Doing good by doing well is the ESG mantra of companies heeding the demands of investors, employees and other stakeholders. The fashion industry isn’t doing so well on the E part of that acronym, a report finds.
Why it matters: Fashion companies criticized for being environmentally unfriendly run the risk of losing customers and shareholders.
- They also open themselves up for an activist attack, whether a small group of individuals or a larger hedge fund waving the ESG banner (Environmental, Social and Governance).
Reality check: The fashion industry is regarded as the second-largest commercial polluter in the world, right behind the energy industry, according to a United Nations stat.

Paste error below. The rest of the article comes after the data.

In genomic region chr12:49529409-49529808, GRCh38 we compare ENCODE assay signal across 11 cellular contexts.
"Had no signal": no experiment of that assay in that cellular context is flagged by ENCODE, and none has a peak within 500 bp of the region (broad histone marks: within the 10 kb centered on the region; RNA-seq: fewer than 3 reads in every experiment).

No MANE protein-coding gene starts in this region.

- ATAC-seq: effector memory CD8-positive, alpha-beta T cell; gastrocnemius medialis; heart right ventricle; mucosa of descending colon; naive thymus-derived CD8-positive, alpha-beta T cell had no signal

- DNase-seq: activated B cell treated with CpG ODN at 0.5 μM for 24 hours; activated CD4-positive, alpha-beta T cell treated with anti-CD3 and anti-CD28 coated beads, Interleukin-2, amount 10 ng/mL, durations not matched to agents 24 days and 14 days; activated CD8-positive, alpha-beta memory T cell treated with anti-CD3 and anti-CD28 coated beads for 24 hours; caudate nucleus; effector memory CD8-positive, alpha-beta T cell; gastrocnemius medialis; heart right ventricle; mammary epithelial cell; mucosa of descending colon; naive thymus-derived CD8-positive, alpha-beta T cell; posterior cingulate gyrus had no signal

- With more attention paid to climate change and the circular economy, companies need to get their ESG acts together or fall out of fashion.
What’s happening: According to a report by the global consultancy Kearney, only 7% of fashion industry companies it surveyed used recycled materials to any meaningful extent.
Between the lines: “Executives don’t really understand how circularity actually works and that really cascades its way down through the organization,” Brian Ehrig, a Kearney partner, tells Axios.
By the numbers: Just about 5% of companies — mostly luxury brands — offer extensive repair services, 5% offer secondhand sales, and about 2% provide rental or lease services, the report finds.
What’s next: Very few brands spend on R&D so their next best bet is partnerships with companies like ThredUp, Poshmark and The RealReal, Ehrig says.
- But that needs to come with relationship-building, and maybe some investment, with recyclers, secondhand marketplaces and others in the ecosystem for that to work, he says.